Combining the Sanskrit words Go or ‘cow’, Mukha meaning ‘face’, and asana or ‘posture’, Gomukhasana is a yoga posture that can take a while to find any sense of ‘comfort’ in, but one that also holds lessons far beyond what the eye can see.
Anyone with notoriously ‘tight’ hips, or the skeletal anatomy that means hip-focussed asanas are especially challenging will be aware of the difficulty Gomukhasana or ‘cow face pose’ can present. Just as the practice of yoga is entirely unique and personal to everyone, this asana is very much a unique experience for the individual. Gomukhasana does indeed require us to be honest, and to meet ourselves exactly where we are. Mobile hips and flexible muscles may allow some people to sink effortlessly into the posture, whilst many people who have spent years sitting on a chair or who regularly do actions like running or cycling may find gomukasana a literal pain-in-the-asana…..
The Sacred Cow
In India and Nepal, the cow is considered a sacred animal, and dairy cows especially are referred to as aghyna or ‘that which may not be slaughtered’, adhering to the philosophical aspect of ahimsa or ‘non harming’ found in both Hinduism, Buddhism and many yogic texts. For centuries, humans have relied upon cows for agriculture and sustenance, and in some of the oldest yogic texts like the Puranas, its said the earth-goddess Prithvi was born in the form of a cow. Other stories in Hindu mythology include Kamadhenu, the ‘miraculous cow of plenty’, and large parts of the East regard cows as a symbol of prosperity, non-violence, peace and a connection to earth energy. The cow is essentially seen as a sacred and humble being, and by bringing this sense of peace, sacredness and humility to the posture itself, we can start to see how knowing the meaning behind a posture can create a profoundly new experience of it.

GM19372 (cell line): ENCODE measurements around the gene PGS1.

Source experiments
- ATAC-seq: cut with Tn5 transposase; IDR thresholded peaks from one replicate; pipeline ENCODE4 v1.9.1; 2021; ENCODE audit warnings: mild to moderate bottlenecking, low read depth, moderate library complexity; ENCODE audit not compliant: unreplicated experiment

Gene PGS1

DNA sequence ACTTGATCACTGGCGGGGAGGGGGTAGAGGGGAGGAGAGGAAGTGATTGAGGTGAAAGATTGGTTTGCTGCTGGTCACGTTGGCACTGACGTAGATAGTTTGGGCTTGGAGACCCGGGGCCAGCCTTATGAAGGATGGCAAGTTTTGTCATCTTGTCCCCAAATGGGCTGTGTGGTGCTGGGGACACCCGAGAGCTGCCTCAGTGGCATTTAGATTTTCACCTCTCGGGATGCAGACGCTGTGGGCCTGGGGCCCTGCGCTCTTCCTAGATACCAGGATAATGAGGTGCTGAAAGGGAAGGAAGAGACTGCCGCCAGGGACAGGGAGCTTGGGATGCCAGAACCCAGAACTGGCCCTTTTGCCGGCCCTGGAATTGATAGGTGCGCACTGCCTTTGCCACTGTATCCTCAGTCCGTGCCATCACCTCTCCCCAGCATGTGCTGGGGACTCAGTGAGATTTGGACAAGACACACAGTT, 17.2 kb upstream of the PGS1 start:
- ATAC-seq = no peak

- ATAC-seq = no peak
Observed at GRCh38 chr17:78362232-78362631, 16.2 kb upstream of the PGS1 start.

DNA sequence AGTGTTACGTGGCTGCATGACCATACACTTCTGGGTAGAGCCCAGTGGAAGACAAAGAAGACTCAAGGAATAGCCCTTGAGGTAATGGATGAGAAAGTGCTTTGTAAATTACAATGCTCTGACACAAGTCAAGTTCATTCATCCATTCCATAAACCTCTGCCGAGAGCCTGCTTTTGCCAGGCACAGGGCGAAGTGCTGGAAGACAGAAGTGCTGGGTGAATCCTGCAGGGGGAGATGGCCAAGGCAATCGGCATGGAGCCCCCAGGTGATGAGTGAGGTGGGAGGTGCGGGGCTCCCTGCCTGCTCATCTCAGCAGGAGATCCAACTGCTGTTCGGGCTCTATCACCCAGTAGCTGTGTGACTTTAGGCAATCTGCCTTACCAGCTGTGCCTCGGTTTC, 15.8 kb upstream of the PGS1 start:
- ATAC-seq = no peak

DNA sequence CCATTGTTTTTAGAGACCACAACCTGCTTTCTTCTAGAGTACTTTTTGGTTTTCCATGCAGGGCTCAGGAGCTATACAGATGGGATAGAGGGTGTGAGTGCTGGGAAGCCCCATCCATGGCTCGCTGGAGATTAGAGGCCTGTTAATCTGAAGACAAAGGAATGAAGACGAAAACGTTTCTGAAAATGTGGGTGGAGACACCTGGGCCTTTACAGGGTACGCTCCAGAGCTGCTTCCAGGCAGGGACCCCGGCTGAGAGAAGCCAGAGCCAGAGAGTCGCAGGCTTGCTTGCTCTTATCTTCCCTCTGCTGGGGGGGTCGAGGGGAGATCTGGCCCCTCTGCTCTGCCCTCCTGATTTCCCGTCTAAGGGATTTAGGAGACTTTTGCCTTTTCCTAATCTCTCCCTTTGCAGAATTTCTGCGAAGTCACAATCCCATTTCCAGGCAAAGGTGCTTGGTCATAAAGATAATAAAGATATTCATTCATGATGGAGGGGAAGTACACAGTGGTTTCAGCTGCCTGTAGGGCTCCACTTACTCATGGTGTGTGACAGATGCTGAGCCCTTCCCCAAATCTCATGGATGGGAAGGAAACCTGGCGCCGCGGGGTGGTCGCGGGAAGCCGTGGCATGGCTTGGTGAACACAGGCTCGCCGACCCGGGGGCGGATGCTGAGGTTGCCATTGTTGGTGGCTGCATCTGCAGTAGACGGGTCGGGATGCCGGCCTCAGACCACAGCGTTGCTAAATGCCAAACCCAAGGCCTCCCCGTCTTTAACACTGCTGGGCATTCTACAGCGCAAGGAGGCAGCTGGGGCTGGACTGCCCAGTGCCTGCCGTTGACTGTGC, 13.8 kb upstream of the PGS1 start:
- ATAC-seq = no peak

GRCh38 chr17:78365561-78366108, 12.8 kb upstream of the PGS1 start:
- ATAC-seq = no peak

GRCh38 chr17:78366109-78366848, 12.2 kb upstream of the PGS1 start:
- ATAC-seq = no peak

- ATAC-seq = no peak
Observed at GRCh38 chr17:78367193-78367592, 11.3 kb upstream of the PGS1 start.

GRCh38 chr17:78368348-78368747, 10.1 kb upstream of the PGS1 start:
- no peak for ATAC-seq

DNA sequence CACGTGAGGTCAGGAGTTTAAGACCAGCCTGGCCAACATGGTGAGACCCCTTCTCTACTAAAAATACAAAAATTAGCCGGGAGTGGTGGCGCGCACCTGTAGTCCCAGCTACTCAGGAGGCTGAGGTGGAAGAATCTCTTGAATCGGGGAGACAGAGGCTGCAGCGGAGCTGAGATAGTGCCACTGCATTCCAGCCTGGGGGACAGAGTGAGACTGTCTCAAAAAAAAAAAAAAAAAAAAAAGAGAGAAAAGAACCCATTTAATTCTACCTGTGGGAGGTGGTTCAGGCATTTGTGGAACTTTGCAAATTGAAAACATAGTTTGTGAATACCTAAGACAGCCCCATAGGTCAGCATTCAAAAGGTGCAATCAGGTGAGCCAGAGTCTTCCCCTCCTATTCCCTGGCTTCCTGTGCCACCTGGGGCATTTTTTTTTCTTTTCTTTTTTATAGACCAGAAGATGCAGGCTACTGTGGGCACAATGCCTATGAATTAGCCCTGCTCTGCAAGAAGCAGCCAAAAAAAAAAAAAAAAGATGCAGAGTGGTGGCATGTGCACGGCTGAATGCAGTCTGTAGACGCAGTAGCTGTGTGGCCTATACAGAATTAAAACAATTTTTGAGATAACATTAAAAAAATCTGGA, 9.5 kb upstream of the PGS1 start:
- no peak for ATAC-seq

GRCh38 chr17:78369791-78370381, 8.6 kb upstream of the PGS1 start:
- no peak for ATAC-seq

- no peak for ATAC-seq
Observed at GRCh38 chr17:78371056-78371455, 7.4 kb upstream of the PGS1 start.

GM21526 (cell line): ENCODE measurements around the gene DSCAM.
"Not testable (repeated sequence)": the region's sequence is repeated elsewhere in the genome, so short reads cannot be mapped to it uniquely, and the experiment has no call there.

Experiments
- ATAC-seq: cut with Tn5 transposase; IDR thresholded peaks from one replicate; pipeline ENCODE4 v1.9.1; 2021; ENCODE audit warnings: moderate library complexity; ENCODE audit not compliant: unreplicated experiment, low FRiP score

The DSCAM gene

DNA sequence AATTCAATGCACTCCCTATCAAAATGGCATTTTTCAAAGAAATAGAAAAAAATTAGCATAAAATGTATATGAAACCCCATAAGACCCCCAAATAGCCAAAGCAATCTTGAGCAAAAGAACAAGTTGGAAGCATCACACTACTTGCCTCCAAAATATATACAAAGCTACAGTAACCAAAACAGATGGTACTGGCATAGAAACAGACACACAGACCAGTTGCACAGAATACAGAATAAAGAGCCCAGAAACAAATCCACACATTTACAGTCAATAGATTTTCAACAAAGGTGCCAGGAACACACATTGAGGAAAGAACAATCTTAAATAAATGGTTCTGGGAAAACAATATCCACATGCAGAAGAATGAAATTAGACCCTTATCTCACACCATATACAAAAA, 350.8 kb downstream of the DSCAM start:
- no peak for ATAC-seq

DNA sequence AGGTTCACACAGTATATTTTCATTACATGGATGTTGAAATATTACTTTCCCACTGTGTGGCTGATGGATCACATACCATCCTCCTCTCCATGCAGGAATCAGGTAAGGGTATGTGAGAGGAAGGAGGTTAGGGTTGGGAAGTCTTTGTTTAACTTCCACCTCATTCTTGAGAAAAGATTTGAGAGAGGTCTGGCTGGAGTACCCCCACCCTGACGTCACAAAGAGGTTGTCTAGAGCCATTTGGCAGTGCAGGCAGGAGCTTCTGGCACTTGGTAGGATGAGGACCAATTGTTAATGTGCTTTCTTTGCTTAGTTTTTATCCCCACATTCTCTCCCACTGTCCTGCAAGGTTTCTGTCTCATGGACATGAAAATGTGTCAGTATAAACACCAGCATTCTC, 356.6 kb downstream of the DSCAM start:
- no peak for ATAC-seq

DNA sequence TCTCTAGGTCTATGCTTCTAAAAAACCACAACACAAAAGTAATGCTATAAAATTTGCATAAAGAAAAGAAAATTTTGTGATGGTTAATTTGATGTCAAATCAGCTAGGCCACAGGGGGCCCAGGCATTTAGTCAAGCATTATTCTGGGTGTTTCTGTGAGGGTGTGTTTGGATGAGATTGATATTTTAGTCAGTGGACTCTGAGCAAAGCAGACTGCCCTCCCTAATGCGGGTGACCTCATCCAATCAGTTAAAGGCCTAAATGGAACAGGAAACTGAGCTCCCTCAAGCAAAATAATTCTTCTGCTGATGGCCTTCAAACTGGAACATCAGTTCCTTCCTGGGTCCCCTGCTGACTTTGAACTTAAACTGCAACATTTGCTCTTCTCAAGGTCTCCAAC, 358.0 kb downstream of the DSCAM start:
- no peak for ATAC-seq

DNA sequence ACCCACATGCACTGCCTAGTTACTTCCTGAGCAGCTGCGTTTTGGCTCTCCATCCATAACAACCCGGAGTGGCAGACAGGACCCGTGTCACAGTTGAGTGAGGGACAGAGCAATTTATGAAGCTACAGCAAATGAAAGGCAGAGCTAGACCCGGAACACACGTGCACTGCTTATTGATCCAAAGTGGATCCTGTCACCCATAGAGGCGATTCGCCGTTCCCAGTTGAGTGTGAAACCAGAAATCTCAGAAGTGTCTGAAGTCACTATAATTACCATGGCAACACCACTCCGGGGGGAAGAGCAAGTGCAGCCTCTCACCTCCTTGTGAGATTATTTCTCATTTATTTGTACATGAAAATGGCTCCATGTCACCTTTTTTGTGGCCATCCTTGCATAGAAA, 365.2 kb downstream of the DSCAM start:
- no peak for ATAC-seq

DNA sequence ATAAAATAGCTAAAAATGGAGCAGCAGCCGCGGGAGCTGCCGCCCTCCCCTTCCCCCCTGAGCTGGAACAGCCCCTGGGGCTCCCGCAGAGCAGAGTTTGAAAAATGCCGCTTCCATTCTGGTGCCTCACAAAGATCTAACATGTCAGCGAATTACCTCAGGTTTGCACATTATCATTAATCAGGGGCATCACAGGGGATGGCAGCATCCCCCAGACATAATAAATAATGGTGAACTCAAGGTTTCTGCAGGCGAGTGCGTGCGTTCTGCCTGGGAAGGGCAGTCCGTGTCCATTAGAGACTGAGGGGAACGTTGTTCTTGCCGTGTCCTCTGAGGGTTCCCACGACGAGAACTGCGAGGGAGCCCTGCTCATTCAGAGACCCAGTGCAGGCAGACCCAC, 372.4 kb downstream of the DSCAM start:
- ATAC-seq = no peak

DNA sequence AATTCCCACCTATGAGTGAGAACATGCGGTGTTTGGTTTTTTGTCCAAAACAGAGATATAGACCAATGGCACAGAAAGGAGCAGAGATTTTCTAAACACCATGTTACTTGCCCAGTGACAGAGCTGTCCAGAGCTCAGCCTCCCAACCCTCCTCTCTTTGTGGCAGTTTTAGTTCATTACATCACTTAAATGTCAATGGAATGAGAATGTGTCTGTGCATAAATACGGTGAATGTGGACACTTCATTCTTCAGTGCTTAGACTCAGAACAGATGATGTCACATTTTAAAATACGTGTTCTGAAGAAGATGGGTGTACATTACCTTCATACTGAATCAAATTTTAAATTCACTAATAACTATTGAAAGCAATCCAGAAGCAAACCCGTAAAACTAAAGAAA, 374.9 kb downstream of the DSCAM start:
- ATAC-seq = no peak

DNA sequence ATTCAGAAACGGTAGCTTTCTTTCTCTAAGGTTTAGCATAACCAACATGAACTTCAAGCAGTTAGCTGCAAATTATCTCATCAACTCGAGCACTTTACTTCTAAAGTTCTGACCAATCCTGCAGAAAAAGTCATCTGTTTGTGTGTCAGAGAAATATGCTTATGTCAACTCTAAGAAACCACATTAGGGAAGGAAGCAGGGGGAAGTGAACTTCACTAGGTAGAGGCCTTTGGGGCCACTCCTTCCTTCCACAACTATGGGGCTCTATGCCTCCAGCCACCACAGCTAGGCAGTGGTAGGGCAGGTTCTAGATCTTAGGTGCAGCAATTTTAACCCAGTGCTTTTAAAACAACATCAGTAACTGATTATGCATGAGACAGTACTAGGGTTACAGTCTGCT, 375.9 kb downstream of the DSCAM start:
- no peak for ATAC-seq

Other than providing more mobile hips and therefore more mobility in the spine and legs, Gomukhasana teaches every practitioner to be humble, to move peacefully, and to meet the body exactly where it is today. Travel upwards from the hips, and the arm position of Gomukhasana asks us to find some sense of humble honesty or in Sanskrit; satya once again. Rarely will every person in a class have the ability to clasp both hands together in a ‘picture-perfect’ expression of the posture, and this is an important lesson in honesty and humbleness itself. If you have a yoga belt, this is the perfect opportunity to use it.
Choosing The Road Of Honesty
When we find difficulty in a posture, there are two roads we can choose to travel down; the road of perpetual struggle and force, which often leads to pain, or we can choose the road of presence, honesty, and the willingness to find our own expression of each posture. Choosing the road of honesty or satya and self- expression, rather than trying to match a pose in a magazine, requires us to let go of the outcome, to be who we are, rather than what we think we should be. Ultimately though, isn’t this what yoga is all about – the ability to be your true self? Very often, being yourself in a posture means using a prop or two (or three, or four…..), it means doing what feels right instead of what looks aesthetically pleasing. It means preventing injury and cultivating a sustainable, life-long yoga practice.
So take a look around the room next time you’re practicing Gomukhasana in a yoga class. Look at the difference between each person and the uniqueness of their posture, the multitude of expressions (not just on faces), but the honest expressions of their own personal yoga practice. Observe the use of props, the blankets and belts, the tools for finding your expression of an asana. Observe the sacredness of each unique yoga practice, observe whether you’re able to approach your own practice with honesty, and feel the peace that comes when we meet ourselves exactly where we are.
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